Out-Law News 3 min. read

FCA 2015/16 business plan indicates increased focus on prevention of financial crime, says expert

The Financial Conduct Authority (FCA) will target firms with insufficient internal mechanisms in place to minimise the risk of financial crime over the next financial year, according to its business plan for 2015/16.

The regulator has included the importance of firms' financial crime prevention systems and controls as one of its top seven 'areas of focus' over the coming financial year for the first time; replacing last year's focus on rapid house price growth. However, it will continue to monitor the risks posed to financial stability by house price growth as part of its wider regulatory remit. The list also includes technology developments, unfair contract terms and consumer credit affordability assessments, and pension products.

"When combined with the various statements made by the FCA and its senior management over recent weeks it is clear that the FCA will be focusing increased resource on taking action in relation to anti-bribery, anti-money laundering and sanctions," said financial regulation expert Michael Ruck of Pinsent Masons, the law firm behind Out-Law.com. "This is likely to focus on the appropriateness of systems and controls, and actual criminal conduct which has occurred."

"When combined with the increasing shift towards the criminalisation of corporate and senior management misconduct, it appears extremely likely that criminal prosecutions will only be on the increase within the financial services industry," he said.

The FCA has also confirmed plans to create two new divisions responsible for supervision and authorisations work, each led by a director that will sit on the FCA's executive committee. Tracey McDermott will be responsible for the supervision of investment, wholesale and specialist firms, while Linda Woodall will become acting director of retail and authorisations.

According to the business plan, the FCA intends to pay particular attention to the pensions market over the coming year; both as a follow-up to its 2014 review into annuity sales and as part of next month's pension market reforms. It plans to examine whether the sales practices of annuities providers have improved since its review, and to address how firms are supporting and advising their customers on the best ways to take advantage of their new abilities to access and invest their defined contribution (DC) pension savings more flexibly. It also intends to work closely with the Treasury on its planned creation of a secondary market in annuities and related consumer protections.

In its report, the FCA said that the pension reforms could potentially reduce consumer confidence and the desire to shop around without "appropriate information and guidance". This would in turn impact on competition in the market, it said. It also highlighted the increased risk of "scams" targeting the pension savings of vulnerable consumer groups.

"[W]ithout appropriate information and guidance to empower consumers, greater choice and the offering of more complex products in the pensions market will reduce consumers' confidence and appetite to shop around and so weaken competitive pressure on providers to offer good value in this market, as highlighted in our market study on retirement income," the FCA said in its business plan. "We also believe that there may be an increased risk of scams at the point of liberalisation and onwards."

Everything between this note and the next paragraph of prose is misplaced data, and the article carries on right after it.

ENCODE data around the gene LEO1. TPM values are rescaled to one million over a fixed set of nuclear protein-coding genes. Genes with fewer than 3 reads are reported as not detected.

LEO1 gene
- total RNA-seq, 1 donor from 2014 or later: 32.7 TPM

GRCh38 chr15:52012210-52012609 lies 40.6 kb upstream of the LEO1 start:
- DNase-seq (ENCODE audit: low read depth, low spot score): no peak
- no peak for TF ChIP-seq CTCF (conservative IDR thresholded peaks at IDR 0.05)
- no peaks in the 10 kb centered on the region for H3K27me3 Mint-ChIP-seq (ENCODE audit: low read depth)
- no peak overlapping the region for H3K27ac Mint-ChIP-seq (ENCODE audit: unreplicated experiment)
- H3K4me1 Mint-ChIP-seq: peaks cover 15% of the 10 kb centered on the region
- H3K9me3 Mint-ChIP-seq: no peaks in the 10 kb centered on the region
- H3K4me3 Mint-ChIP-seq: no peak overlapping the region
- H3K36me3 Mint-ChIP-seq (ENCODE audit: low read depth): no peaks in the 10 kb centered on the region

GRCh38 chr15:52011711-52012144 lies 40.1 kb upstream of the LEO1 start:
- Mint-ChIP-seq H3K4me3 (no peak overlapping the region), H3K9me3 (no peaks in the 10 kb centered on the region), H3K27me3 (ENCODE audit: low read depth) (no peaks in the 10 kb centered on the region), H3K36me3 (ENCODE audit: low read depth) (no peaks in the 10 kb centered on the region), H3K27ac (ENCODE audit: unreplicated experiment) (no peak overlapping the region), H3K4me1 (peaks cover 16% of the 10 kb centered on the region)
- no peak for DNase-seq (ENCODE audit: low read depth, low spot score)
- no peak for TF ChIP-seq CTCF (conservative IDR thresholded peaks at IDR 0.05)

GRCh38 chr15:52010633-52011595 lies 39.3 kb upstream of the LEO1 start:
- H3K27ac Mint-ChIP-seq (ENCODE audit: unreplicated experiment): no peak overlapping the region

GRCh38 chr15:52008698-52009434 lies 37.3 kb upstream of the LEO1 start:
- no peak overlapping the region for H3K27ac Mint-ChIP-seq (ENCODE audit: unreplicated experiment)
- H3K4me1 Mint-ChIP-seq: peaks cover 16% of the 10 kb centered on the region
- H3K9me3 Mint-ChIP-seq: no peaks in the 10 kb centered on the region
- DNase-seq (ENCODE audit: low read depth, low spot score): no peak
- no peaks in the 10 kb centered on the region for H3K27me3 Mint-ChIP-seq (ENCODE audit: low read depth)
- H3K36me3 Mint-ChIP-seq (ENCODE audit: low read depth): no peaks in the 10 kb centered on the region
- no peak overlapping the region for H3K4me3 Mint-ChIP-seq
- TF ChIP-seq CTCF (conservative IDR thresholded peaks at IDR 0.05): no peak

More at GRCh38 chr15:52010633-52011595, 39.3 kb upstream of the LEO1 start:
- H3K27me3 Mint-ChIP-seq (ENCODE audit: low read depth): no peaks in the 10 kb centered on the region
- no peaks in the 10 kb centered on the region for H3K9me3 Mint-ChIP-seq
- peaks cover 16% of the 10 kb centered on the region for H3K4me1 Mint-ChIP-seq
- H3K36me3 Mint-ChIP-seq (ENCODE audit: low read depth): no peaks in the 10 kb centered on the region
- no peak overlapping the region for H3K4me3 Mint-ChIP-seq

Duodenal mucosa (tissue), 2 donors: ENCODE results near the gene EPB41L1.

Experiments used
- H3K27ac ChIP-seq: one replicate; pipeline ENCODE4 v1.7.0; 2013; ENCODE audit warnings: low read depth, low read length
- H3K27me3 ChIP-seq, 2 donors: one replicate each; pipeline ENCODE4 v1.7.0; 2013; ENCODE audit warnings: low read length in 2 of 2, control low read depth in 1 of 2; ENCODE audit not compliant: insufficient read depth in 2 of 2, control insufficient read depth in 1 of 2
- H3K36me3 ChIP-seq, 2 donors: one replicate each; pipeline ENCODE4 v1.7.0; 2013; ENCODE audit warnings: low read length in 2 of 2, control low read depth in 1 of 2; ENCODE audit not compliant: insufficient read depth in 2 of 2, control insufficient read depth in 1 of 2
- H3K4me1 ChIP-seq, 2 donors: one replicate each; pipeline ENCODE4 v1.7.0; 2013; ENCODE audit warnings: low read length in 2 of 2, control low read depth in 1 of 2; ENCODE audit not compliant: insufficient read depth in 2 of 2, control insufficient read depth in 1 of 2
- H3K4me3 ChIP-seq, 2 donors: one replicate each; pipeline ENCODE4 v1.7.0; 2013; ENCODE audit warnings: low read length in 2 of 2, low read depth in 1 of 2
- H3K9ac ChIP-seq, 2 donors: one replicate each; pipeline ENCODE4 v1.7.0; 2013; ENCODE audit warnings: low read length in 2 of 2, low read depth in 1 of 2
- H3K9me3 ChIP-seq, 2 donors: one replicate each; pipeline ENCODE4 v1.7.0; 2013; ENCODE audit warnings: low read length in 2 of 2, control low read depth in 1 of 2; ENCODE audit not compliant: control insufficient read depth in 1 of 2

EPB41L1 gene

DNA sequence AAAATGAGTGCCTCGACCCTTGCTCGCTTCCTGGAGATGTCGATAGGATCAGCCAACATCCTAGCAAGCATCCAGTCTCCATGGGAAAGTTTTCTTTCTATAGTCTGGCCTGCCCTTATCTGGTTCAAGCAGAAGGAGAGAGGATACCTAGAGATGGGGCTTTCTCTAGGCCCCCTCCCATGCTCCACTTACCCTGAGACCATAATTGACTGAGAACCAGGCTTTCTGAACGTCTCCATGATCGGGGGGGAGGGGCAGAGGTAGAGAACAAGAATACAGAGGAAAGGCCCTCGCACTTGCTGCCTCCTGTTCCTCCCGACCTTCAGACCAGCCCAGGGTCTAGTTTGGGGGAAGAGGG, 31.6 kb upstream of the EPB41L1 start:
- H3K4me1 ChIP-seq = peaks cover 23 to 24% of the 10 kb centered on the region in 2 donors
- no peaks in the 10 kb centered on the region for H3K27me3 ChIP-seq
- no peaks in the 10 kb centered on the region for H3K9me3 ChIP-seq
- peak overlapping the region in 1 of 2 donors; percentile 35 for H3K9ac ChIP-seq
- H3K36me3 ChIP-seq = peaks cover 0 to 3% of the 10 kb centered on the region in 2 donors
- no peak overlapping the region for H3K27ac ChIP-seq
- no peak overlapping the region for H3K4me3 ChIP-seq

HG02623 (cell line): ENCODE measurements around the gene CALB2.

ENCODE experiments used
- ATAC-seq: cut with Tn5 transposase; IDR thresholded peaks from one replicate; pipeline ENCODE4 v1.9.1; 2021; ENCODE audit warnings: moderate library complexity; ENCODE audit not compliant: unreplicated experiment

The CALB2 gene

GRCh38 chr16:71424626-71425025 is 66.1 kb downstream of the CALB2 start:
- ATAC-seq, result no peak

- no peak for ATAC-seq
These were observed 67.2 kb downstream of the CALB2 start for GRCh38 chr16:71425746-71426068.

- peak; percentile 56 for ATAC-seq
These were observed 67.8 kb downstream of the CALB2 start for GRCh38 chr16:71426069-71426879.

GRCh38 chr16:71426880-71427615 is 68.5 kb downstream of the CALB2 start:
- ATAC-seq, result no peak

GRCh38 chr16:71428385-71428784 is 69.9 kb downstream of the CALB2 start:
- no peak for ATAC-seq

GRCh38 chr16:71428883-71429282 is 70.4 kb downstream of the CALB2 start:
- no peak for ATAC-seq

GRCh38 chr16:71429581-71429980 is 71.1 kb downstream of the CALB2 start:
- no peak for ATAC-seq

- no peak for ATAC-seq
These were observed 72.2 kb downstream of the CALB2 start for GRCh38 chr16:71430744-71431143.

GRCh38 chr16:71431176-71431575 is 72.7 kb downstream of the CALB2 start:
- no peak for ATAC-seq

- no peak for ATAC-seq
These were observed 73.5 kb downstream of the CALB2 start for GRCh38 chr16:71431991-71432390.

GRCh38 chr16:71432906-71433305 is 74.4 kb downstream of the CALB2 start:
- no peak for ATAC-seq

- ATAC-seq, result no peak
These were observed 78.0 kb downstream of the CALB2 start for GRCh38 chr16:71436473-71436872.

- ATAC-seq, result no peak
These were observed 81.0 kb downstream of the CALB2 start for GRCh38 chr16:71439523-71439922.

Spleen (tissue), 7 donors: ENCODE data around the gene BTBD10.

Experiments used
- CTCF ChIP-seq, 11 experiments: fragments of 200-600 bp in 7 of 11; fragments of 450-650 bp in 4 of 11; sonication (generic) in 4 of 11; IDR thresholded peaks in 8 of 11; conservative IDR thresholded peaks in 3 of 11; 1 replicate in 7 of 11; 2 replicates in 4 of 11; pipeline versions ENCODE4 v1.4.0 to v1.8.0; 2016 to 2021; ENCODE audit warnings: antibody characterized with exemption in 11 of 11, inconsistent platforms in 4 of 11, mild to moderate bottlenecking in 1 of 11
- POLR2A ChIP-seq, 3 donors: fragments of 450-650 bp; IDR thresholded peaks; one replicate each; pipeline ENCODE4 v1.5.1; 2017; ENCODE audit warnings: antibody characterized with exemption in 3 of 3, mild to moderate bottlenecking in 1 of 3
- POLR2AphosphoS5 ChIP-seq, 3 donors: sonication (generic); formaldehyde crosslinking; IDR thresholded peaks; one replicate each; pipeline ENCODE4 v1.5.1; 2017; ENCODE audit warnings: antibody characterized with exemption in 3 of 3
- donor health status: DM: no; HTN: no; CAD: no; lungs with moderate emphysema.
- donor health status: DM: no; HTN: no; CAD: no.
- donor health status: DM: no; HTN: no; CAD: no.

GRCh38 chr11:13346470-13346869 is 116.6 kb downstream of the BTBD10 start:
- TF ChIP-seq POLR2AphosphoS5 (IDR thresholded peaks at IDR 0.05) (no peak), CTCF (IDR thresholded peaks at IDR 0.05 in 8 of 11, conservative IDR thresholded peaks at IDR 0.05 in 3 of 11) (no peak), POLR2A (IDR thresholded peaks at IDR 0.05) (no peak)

The business plan also promises a new asset management market study, which will particularly examine charges paid by investors and the reasons for those charges. It will also take forward its previously-announced wholesale market study into competition in investment and corporate banking. Other areas of focus include plans to investigate whether there are barriers to competition or consumer switching in the mortgage market, and further reviews of consumer credit firms and practices.

"The FCA's plan reiterates many of the risks and priorities included in last year's plan, but it is notable that the focus on consumer credit continues with a slightly different approach," said financial regulation expert Michael Ruck. "The FCA will now be looking to focus on culture and practice in consumer credit affordability assessments, and issues relating to unfair contract terms being given sharper focus by the Consumer Rights Act due to come into force this year. Only time will tell if this focus has a positive impact or simply results in the reduction of access to credit which is vital for many customers."

The FCA announced last month that it would formally review competition between banks that provide investment and corporate banking services after finding "unanswered questions about potential conflicts of interest and value for money". From next month, the regulator will also have its own powers to take enforcement action against firms for breaches of the Competition Act and to refer markets to the Competition and Markets Authority (CMA) for in-depth investigation. In November 2014, it found weaknesses in insurance brokers' bribery and corruption prevention systems and controls, and in the anti-money laundering controls operated by small banks.

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